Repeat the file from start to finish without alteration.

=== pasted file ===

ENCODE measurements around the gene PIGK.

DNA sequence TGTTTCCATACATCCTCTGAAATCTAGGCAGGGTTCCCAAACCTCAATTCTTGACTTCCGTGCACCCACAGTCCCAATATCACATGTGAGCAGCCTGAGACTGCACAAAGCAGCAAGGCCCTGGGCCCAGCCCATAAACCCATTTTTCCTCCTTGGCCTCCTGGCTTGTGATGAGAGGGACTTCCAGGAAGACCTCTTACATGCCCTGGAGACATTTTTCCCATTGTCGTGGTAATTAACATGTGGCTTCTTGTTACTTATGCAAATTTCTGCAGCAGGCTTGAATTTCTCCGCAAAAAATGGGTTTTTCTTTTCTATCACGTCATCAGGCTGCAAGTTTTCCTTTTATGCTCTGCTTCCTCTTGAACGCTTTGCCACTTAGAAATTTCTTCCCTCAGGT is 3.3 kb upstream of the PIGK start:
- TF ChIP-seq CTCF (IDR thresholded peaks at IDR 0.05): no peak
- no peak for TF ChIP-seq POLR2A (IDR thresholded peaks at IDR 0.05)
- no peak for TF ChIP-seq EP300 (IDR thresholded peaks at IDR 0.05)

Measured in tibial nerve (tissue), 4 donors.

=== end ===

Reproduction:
ENCODE measurements around the gene PIGK.

DNA sequence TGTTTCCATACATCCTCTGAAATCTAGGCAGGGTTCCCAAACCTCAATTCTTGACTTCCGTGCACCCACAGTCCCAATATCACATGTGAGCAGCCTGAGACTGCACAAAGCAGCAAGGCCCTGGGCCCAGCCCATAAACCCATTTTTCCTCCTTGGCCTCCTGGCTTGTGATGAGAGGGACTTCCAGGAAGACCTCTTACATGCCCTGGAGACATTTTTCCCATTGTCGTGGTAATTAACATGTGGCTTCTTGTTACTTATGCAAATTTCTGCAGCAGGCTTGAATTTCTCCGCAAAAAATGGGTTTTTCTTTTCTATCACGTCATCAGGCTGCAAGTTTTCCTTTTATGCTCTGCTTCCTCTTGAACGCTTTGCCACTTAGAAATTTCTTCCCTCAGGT is 3.3 kb upstream of the PIGK start:
- TF ChIP-seq CTCF (IDR thresholded peaks at IDR 0.05): no peak
- no peak for TF ChIP-seq POLR2A (IDR thresholded peaks at IDR 0.05)
- no peak for TF ChIP-seq EP300 (IDR thresholded peaks at IDR 0.05)

Measured in tibial nerve (tissue), 4 donors.